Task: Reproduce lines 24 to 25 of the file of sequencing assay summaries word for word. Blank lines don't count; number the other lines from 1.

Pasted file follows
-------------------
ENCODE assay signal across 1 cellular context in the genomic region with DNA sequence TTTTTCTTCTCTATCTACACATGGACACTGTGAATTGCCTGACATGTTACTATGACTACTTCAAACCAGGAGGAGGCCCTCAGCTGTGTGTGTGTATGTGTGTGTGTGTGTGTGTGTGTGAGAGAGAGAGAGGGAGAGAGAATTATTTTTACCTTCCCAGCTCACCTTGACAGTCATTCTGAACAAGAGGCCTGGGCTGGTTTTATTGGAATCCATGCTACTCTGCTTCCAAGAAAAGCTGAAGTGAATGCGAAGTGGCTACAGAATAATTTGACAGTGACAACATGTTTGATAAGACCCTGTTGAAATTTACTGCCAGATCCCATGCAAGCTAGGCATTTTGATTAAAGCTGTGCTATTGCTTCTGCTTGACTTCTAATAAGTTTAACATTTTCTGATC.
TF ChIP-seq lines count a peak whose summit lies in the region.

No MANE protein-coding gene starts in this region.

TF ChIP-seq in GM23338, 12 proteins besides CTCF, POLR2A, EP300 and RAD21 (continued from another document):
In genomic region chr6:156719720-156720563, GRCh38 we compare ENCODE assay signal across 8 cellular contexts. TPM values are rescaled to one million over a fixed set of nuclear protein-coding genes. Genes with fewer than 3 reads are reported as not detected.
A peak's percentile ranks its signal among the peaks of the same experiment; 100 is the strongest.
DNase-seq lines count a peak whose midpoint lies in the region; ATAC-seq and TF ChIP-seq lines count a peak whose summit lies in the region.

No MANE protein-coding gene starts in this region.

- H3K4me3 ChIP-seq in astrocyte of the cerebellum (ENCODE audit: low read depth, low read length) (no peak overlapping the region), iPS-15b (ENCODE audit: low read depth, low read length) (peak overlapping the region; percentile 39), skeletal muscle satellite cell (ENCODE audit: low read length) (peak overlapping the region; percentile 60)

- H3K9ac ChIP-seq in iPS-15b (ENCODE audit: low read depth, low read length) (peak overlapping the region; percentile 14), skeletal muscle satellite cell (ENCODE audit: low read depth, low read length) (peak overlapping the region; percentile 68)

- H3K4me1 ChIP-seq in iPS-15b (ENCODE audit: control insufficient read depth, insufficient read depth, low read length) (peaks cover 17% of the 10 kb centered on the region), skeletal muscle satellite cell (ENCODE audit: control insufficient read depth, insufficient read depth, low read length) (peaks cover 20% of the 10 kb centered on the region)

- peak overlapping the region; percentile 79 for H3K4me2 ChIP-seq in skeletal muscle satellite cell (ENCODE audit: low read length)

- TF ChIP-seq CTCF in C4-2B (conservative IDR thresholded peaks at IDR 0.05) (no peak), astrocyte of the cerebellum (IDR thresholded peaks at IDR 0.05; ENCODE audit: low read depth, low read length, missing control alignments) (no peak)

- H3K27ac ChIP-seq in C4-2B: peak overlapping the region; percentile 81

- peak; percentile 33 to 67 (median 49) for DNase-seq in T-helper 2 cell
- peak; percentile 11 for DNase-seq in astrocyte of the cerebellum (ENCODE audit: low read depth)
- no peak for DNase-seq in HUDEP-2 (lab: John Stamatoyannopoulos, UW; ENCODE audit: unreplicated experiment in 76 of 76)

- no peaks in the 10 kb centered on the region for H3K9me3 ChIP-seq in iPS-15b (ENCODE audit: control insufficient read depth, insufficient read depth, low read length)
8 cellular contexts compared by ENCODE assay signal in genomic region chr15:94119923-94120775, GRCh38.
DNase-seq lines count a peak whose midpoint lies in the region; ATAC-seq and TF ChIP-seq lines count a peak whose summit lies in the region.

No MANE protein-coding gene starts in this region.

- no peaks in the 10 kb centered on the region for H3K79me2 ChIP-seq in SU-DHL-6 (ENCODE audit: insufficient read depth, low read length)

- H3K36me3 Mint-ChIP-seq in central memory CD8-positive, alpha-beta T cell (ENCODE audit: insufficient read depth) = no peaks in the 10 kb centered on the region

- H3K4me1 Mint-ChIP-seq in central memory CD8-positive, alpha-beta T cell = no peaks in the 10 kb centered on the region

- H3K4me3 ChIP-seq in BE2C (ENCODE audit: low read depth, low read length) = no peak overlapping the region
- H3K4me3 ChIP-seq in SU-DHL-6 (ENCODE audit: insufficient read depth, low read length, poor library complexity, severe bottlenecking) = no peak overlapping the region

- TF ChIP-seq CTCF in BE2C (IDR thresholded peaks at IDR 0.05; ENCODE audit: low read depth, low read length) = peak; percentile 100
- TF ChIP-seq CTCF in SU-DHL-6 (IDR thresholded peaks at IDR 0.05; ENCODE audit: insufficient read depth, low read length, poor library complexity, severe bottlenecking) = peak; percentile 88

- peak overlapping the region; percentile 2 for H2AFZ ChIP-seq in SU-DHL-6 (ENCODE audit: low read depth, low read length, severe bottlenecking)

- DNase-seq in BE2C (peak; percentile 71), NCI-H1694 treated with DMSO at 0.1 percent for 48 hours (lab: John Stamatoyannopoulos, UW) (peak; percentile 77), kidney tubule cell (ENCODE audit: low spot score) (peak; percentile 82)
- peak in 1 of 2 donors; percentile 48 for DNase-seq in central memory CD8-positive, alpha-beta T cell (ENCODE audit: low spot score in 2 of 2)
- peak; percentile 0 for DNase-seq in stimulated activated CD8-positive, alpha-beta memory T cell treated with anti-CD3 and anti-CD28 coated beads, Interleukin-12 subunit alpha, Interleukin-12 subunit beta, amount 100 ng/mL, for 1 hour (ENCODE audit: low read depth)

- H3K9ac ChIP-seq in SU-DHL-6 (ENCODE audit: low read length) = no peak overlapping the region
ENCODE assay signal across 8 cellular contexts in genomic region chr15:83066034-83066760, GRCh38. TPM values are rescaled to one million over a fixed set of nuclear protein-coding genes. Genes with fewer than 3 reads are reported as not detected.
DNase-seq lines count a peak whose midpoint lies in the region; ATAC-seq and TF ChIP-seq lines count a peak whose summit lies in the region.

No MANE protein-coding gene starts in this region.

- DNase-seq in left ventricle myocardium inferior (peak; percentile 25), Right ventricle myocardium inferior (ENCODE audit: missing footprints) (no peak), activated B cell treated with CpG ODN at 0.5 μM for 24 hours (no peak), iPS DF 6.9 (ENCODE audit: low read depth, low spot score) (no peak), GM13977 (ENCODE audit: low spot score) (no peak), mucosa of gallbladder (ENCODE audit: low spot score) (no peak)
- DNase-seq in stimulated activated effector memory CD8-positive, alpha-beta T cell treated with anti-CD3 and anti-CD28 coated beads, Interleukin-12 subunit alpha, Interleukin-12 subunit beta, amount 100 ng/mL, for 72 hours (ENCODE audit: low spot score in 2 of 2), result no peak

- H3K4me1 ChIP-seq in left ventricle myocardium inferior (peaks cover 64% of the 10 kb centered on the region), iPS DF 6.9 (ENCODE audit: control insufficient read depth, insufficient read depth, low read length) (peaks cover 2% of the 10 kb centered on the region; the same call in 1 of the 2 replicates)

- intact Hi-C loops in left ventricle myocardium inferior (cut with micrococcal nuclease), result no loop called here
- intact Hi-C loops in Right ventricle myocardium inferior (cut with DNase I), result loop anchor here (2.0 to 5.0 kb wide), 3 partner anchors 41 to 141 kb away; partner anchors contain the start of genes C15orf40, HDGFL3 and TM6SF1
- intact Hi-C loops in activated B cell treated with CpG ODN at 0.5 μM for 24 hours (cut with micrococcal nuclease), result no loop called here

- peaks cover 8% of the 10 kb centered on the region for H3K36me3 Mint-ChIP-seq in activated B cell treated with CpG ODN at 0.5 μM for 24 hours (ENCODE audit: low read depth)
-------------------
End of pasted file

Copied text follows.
- H3K4me1 Mint-ChIP-seq in central memory CD8-positive, alpha-beta T cell = no peaks in the 10 kb centered on the region

- H3K4me3 ChIP-seq in BE2C (ENCODE audit: low read depth, low read length) = no peak overlapping the region